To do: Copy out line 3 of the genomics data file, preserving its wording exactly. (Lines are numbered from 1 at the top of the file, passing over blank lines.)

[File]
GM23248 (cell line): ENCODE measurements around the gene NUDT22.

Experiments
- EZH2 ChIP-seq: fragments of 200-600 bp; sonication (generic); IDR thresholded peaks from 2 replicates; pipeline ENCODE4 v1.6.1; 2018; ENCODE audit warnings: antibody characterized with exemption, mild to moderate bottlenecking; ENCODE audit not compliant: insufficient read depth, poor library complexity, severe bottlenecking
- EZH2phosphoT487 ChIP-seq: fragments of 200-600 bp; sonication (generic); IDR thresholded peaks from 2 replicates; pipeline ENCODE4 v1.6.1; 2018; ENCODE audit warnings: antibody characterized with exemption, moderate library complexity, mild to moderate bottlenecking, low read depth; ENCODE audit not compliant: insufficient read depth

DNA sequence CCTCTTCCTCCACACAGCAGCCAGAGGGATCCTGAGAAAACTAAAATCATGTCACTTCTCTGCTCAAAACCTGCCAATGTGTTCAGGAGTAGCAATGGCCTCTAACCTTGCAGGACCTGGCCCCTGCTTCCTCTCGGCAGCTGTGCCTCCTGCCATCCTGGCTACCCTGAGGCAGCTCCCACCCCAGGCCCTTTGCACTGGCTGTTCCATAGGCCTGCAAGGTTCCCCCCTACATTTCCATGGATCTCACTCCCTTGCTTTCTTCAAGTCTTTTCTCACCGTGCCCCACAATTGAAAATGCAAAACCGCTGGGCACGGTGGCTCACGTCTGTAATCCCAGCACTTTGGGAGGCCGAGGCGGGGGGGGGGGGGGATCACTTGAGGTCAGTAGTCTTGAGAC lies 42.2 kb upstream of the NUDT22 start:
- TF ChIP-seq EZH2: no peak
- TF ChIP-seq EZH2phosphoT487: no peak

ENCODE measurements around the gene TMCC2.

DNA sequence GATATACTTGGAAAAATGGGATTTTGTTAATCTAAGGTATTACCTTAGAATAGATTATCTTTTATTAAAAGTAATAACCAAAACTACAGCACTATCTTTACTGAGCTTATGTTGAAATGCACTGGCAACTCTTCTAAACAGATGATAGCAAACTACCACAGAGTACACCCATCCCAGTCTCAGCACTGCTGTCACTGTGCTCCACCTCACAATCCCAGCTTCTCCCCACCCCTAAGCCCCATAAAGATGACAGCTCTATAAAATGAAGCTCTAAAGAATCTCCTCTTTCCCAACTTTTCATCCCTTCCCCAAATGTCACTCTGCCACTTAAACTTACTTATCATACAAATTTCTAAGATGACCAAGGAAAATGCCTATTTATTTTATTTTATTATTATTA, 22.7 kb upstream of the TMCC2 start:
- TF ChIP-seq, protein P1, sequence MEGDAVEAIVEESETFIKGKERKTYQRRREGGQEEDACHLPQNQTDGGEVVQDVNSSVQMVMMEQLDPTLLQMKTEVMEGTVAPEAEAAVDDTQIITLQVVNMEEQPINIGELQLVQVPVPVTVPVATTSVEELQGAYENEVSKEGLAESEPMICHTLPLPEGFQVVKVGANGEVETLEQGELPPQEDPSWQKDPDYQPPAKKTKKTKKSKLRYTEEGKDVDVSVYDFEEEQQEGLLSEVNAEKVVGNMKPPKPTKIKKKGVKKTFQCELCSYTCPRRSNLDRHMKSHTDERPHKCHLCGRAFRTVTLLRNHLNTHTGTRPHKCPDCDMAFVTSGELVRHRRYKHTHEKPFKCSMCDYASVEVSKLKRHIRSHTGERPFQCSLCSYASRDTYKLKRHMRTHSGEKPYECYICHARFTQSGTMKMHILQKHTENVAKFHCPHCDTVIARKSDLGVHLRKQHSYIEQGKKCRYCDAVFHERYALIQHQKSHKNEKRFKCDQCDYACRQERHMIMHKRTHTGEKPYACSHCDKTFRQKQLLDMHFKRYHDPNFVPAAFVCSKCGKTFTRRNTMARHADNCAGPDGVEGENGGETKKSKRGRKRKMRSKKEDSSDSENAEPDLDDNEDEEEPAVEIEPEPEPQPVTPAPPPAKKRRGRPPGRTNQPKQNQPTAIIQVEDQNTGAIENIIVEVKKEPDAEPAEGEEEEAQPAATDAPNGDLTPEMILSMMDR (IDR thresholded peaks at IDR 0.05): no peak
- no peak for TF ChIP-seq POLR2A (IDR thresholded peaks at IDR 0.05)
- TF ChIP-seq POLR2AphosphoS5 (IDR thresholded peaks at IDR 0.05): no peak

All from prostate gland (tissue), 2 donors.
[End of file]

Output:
- EZH2 ChIP-seq: fragments of 200-600 bp; sonication (generic); IDR thresholded peaks from 2 replicates; pipeline ENCODE4 v1.6.1; 2018; ENCODE audit warnings: antibody characterized with exemption, mild to moderate bottlenecking; ENCODE audit not compliant: insufficient read depth, poor library complexity, severe bottlenecking